Language English Summary Language Original Title
Series Editor Series Title Abbreviated Series Title
Series Volume Series Issue Edition
ISSN 2397-3366 ISBN Medium
Area Expedition Conference
Notes WOS:000571722300001 Approved
Call Number UAI @ alexi.delcanto @ Serial 1240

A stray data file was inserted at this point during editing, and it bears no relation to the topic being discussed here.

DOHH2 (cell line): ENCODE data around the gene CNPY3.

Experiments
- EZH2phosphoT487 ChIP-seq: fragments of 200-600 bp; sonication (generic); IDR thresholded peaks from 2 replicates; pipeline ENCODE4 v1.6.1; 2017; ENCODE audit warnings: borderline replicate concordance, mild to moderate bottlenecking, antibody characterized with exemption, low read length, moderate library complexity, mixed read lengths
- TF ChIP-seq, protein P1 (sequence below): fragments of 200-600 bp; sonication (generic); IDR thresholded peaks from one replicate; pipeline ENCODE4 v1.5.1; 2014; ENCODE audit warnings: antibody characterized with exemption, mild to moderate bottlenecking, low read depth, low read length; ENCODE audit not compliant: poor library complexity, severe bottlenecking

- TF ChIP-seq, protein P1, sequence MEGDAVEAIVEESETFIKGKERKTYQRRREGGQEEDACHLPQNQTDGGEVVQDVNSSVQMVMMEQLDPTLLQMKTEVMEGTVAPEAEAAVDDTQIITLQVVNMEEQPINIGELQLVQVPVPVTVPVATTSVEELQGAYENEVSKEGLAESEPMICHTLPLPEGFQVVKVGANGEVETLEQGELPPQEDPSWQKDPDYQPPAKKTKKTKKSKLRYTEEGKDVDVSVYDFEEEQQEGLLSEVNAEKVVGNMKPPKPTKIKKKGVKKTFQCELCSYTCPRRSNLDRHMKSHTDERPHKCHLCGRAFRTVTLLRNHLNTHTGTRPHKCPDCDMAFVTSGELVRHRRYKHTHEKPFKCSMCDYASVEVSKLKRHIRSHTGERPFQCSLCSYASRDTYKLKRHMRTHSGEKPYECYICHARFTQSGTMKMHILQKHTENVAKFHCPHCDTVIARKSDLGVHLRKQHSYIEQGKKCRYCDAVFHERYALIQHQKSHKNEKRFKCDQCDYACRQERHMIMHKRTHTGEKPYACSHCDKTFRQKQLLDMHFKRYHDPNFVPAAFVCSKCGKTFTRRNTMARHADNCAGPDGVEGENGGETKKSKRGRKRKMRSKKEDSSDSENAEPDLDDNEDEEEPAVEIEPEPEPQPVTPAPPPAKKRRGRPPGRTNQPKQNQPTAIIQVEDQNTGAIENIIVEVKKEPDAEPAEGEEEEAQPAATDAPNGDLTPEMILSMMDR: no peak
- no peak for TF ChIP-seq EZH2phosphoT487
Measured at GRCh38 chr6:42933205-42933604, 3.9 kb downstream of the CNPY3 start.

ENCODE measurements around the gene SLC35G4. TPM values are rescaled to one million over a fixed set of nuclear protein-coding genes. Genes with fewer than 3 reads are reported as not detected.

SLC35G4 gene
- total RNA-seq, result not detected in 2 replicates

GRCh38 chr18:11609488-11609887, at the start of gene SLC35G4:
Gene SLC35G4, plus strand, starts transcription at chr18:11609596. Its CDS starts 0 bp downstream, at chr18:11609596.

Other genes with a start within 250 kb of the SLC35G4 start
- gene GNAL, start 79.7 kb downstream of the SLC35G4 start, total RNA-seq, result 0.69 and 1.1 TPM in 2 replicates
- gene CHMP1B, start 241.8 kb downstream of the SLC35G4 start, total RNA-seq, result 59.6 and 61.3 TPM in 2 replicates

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Author Osborn, A.; Armstrong, D.J.; Cale, B.; Brahm, R.; Wittenmyer, R.A.; Dai, F.; Crossfield, I.J.M.; Bryant, E.M.; Adibekyan, V.; Cloutier, R.; Collins, K.A.; Mena, E.D.; Fridlund, M.; Hellier, C.; Howell, S.B.; King, G.W.; Lillo-Box, J.; Otegi, J.; Sousa, S.; Stassun, K.G.; Matthews, E.C.; Ziegler, C.; Ricker, G.; Vanderspek, R.; Latham, D.W.; Seager, S.; Winn, J.N.; Jenkins, J.M.; Acton, J.S.; Addison, B.C.; Anderson, D.R.; Ballard, S.; Barrado, D.; Barros, S.C.C.; Batalha, N.; Bayliss, D.; Barclay, T.; Benneke, B.; Berberian, J.; Bouchy, F.; Bowler, B.P.; Briceno, C.; Burke, C.J.; Burleigh, M.R.; Casewell, S.L.; Ciardi, D.; Collins, K.I.; Cooke, B.F.; Demangeon, O.D.S.; Diaz, R.F.; Dorn, C.; Dragomir, D.; Dressing, C.; Dumusque, X.; Espinoza, N.; Figueira, P.; Fulton, B.; Furlan, E.; Gaidos, E.; Geneser, C.; Gill, S.; Goad, M.R.; Gonzales, E.J.; Gorjian, V.; Gunther, M.N.; Helled, R.; Henderson, B.A.; Henning, T.; Hogan, A.; Hojjatpanah, S.; Horner, J.; Howard, A.W.; Hoyer, S.; Huber, D.; Isaacson, H.; Jenkins, J.S.; Jensen, E.L.N.; Jordan, A.; Kane, S.R.; Kidwell, R.C.; Kielkopf, J.; Law, N.; Lendl, M.; Lund, M.; Matson, R.A.; Mann, A.W.; McCormac, J.; Mengel, M.W.; Morales, F.Y.; Nielsen, L.D.; Okumura, J.; Osborn, H.P.; Petigura, E.A.; Plavchan, P.; Pollacco, D.; Quintana, E.V.; Raynard, L.; Robertson, P.; Rose, M.E.; Roy, A.; Reefe, M.; Santerne, A.; Santos, N.C.; Sarkis, P.; Schlieder, J.; Schwarz, R.P.; Scott, N.J.; Shporer, A.; Smith, A.M.S.; Stibbard, C.; Stockdale, C.; Strom, P.A.; Twicken, J.D.; Tan, T.G.; Tanner, A.; Teske, J.; Tilbrook, R.H.; Tinney, C.G.; Udry, S.; Villasenor, J.N.; Vines, J.I.; Wang, S.X.; Weiss, L.M.; West, R.G.; Wheatley, P.J.; Wright, D.J.; Zhang, H.; Zohrabi, F.